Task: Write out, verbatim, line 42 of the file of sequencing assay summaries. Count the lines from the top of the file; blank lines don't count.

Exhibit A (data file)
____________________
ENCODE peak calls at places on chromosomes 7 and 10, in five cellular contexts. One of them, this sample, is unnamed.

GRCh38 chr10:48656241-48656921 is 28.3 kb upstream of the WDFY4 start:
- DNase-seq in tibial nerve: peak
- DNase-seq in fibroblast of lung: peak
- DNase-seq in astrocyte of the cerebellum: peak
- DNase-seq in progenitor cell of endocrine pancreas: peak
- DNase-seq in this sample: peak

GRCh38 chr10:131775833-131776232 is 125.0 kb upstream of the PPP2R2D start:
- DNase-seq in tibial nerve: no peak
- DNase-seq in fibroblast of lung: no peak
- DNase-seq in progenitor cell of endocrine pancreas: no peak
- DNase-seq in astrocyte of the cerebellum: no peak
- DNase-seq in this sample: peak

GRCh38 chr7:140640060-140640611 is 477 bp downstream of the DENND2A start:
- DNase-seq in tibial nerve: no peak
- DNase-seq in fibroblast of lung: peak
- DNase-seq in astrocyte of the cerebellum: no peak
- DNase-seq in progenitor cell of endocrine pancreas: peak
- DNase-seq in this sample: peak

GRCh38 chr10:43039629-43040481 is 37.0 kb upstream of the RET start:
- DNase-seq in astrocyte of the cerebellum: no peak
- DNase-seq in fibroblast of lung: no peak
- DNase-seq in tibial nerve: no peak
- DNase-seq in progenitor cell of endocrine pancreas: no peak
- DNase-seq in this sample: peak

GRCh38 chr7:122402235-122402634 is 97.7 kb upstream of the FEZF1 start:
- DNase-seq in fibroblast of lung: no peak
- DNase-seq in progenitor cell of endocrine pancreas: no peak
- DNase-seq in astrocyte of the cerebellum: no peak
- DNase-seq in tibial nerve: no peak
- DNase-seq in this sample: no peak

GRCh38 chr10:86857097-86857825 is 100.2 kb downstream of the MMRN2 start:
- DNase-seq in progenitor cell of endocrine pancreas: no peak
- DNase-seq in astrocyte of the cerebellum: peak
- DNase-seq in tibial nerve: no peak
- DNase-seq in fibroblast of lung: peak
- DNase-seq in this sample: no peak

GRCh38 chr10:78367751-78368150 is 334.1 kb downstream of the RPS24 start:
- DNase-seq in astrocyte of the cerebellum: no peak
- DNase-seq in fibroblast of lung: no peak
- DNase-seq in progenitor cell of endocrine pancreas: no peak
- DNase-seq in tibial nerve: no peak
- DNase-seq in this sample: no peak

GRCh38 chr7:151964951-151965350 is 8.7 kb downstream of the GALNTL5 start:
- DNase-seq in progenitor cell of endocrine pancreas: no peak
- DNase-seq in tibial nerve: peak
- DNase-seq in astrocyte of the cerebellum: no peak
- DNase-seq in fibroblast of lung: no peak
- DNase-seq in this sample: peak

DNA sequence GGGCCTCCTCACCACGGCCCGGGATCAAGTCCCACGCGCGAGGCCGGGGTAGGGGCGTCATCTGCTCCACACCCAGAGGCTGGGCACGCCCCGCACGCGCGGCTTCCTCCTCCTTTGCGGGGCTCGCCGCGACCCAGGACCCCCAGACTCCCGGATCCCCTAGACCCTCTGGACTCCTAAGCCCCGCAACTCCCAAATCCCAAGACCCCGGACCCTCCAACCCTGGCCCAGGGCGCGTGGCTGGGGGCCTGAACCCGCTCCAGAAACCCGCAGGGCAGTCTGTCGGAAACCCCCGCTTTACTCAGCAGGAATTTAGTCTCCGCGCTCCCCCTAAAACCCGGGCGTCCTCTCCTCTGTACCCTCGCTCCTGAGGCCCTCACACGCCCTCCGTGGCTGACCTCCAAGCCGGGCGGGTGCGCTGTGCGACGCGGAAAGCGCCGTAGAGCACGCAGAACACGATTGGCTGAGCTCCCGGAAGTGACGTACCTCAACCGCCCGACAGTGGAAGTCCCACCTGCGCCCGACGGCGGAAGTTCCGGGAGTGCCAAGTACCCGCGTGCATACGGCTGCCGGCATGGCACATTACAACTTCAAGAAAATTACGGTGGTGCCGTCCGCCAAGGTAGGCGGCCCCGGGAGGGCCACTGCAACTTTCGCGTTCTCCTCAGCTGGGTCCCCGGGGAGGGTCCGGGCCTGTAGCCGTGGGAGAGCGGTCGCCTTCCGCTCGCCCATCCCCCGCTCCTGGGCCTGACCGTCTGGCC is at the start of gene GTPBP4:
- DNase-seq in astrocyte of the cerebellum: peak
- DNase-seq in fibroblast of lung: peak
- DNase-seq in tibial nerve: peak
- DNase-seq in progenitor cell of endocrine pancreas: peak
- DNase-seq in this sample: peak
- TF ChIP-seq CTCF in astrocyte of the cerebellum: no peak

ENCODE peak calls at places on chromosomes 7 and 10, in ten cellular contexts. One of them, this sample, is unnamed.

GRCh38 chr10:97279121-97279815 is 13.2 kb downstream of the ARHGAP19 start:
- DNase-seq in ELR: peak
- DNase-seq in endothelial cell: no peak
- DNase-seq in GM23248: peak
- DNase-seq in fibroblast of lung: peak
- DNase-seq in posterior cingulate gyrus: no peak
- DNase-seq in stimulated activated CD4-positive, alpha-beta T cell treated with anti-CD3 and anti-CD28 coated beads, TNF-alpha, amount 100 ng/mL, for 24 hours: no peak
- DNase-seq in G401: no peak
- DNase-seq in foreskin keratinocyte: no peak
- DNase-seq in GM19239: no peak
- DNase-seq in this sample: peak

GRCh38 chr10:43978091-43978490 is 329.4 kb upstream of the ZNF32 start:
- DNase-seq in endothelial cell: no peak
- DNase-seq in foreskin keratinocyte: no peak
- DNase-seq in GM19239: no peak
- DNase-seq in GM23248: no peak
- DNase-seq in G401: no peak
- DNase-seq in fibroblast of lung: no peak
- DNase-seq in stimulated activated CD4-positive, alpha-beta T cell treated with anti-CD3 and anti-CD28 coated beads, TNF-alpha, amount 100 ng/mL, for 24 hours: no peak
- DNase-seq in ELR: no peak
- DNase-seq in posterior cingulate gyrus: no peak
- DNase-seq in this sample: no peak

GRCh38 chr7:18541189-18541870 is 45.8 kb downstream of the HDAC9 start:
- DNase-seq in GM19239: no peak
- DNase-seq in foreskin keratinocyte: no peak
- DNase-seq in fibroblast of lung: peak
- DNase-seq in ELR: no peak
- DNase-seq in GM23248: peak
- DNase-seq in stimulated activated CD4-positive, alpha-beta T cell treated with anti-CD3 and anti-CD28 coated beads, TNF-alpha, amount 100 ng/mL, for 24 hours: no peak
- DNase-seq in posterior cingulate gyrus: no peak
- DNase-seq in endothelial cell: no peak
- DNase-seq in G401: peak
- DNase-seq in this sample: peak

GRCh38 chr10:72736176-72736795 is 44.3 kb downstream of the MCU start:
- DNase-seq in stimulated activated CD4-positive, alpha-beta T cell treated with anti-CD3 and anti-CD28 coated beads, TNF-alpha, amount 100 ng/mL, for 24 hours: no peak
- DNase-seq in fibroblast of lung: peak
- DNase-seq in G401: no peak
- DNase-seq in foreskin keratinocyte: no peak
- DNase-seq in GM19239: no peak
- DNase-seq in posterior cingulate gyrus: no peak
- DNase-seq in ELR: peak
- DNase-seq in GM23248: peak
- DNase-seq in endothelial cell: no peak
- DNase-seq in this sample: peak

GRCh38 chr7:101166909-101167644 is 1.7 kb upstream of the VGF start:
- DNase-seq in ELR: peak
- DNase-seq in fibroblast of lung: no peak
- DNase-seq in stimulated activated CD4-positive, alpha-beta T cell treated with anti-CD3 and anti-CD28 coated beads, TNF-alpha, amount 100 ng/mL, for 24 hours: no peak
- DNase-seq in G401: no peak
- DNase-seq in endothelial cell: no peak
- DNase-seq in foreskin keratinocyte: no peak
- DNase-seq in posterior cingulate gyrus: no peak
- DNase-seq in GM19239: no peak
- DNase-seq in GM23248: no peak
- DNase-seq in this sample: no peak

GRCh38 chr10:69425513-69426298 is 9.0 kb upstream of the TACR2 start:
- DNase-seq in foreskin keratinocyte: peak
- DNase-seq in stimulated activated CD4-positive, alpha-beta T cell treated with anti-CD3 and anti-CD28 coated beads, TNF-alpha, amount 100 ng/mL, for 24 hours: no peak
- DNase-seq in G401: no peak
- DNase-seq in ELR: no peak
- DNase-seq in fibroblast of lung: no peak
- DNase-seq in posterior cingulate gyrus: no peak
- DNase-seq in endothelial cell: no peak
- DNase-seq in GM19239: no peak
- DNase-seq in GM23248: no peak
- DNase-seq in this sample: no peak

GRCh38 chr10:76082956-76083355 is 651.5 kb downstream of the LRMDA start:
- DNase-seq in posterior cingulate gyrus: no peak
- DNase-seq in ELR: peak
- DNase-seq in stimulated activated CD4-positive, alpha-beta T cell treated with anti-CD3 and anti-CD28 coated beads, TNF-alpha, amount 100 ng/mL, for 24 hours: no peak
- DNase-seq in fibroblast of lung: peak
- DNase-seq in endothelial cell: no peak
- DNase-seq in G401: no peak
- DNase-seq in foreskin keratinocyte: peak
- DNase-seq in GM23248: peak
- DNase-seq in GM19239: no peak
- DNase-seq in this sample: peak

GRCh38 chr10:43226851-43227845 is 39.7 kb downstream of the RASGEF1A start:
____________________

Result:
- DNase-seq in tibial nerve: no peak